The weakness of the European economy slows the GDP of the OECD to 0.4%


The consequences on the European economy of the war in Ukraine and the energy crisis, to which the community partners are more vulnerable due to their greater dependence in this area, have hindered the growth of the region in the third trimester and have put a brake on all developed countries, according to the calculations published on Monday by the ‘think tank’ that brings them together, the Organization for Economic Cooperation and Development. The GDP of the countries that make up the OECD advanced 0.4% between July and Septemberone tenth less than in the previous quarter.

In a context of sharp increase in prices and tightening of financial conditions due to rate hikes that central banks have been applying to deal with it, the economy of the most developed countries grew by 3.3% in interannual terms. The boost in activity in the United States, which expanded by 0.6% after accumulating two consecutive quarters of decline (in what is considered a technical recession) has made it possible to soften the impact of the slowdown in Europe.

Between July and September, GDP in the Eurozone practically stagnated. It advanced a slight 0.2%, compared to the 0.8% growth it had registered in the second quarter. Meanwhile, the wealth of the G7 countries (USA, Japan, United Kingdom, Canada, Germany, France and Italy) increased twice as much as in the previous period, to 0.4%, driven by the better performance of the largest economy in the planet.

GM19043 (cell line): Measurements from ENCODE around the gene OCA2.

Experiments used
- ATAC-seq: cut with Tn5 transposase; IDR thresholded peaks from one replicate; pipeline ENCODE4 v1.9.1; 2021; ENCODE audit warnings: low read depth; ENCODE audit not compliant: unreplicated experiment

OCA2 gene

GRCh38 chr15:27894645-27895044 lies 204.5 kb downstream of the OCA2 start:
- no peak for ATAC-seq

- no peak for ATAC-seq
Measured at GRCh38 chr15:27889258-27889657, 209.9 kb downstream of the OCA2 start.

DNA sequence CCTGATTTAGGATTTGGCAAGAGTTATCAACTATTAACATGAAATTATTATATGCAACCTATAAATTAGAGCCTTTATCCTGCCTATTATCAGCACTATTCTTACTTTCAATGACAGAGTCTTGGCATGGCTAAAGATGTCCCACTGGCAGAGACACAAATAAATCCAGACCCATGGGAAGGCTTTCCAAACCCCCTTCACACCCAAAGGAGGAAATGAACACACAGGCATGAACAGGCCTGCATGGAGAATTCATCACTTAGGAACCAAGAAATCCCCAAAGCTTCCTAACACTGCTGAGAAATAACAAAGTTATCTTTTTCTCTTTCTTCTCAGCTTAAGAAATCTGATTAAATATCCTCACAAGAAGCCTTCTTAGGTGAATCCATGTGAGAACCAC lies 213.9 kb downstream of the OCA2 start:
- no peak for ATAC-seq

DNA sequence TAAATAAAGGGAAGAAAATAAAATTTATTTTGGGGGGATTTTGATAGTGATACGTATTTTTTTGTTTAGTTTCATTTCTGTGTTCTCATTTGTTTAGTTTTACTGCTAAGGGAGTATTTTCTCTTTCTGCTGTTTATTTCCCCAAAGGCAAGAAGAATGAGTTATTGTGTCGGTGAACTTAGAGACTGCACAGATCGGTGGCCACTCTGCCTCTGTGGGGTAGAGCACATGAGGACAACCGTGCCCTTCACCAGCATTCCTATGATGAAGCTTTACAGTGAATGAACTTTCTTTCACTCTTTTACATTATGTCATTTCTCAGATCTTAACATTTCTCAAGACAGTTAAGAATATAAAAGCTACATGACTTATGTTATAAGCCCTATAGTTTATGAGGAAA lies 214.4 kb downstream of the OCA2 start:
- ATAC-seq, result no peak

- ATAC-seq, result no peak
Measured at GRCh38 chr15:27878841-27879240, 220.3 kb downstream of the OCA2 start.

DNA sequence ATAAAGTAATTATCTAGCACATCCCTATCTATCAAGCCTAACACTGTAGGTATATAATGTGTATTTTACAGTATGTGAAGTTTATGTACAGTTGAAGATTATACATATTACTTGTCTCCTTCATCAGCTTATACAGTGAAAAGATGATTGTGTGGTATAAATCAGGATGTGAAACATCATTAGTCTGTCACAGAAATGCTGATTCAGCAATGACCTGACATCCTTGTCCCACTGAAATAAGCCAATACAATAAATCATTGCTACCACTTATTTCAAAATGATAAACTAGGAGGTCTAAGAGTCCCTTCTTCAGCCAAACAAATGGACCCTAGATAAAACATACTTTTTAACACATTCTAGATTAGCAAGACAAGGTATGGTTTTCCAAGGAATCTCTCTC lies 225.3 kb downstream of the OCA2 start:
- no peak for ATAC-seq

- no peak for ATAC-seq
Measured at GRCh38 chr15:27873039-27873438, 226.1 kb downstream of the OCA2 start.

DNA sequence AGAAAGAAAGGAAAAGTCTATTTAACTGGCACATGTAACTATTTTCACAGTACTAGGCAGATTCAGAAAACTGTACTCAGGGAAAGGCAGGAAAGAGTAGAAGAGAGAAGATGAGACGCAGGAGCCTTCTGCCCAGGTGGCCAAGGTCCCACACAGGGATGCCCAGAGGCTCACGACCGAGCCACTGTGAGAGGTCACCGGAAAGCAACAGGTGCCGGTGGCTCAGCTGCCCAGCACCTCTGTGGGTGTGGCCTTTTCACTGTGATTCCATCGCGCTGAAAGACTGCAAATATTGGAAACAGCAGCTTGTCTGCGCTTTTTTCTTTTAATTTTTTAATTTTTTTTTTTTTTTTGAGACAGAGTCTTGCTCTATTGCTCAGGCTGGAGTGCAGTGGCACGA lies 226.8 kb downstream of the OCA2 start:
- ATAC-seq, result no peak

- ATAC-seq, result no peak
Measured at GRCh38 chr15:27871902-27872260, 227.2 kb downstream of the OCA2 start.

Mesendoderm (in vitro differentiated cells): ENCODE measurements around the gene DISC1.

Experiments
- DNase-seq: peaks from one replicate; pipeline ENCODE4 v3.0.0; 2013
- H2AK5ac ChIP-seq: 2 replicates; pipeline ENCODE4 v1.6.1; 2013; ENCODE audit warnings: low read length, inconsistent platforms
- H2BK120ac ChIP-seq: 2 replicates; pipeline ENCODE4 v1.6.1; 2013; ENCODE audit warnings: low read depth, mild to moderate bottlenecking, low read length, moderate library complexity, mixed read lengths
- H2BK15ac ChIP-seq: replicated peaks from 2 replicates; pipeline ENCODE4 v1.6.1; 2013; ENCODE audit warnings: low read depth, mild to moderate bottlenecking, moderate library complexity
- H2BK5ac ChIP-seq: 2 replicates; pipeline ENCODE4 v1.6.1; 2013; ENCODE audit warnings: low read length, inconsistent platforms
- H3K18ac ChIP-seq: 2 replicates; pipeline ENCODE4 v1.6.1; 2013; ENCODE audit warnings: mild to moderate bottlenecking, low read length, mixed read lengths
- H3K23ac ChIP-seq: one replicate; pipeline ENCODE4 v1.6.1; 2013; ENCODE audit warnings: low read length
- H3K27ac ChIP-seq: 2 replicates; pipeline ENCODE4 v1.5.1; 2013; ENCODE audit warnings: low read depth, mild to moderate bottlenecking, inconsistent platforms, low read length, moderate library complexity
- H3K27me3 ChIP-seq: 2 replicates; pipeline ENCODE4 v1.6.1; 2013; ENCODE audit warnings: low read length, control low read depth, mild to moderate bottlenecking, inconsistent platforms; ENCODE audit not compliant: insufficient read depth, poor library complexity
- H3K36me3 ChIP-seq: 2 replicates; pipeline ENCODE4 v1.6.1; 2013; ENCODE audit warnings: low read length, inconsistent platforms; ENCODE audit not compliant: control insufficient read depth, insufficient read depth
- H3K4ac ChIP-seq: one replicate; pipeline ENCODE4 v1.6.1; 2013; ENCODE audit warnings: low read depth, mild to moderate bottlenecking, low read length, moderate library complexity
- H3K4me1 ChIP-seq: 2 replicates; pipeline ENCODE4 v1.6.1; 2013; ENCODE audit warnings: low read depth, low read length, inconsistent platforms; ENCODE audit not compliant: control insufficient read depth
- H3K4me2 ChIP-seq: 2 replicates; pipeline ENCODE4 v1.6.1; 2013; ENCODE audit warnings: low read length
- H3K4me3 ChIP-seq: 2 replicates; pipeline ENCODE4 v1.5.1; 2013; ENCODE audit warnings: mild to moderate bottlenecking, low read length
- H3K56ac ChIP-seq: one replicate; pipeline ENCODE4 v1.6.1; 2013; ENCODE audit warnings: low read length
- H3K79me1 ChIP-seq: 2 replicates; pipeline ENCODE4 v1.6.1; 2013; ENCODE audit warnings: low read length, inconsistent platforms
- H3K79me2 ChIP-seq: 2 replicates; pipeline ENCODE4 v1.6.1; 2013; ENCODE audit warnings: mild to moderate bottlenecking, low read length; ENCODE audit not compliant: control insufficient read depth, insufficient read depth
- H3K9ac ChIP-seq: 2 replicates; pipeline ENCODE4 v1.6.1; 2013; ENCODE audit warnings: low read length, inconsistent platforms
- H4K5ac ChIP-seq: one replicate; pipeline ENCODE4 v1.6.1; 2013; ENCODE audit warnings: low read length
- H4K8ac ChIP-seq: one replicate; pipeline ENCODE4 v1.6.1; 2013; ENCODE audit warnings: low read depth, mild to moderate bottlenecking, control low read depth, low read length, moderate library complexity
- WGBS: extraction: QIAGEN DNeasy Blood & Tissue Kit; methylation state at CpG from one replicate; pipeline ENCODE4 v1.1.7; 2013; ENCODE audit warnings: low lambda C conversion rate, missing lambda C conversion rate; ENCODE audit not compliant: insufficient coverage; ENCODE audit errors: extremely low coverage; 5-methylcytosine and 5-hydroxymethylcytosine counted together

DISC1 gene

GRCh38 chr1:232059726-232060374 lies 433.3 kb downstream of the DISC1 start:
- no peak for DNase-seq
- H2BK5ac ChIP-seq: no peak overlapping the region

In the case of the United Kingdom, where the economy is struggling with the effects of Brexit, political uncertainty and inflation at all-time highs (the annual rate stood at 11.1% in October), GDP contracted by 0 .2% and put the country on the verge of recession, since it had just grown 0.2% between April and June. In Spain, the growth in activity was also 0.2% in the third quarter. The national economy stopped dead from the 1.5% to which it had grown coinciding with the rebound in tourism in the middle of the summer season (the first without the restrictions imposed to stop the spread of covid-19).

The problem of inflation and growth for the ECB

Last week the president of the European Central Bank (ECB), Christine Lagarde, warned that despite the fact that the threat of a recession in the euro zone is more intense, it is “improbable” that a decline in the economy in the area will greatly reduce inflation in the short termwhich has been interpreted as a clear message that the ECB will continue to tighten monetary policy.

The entity intends to apply new increases in interest rates -which currently stand at 2%- to try to stop a rise in prices that has reached historic levels in October, at 10.6%. Its chief economist, Philippe Lane, has cooled expectations of another rise of 0.75% in December like the one that the issuer has applied in both October and November.


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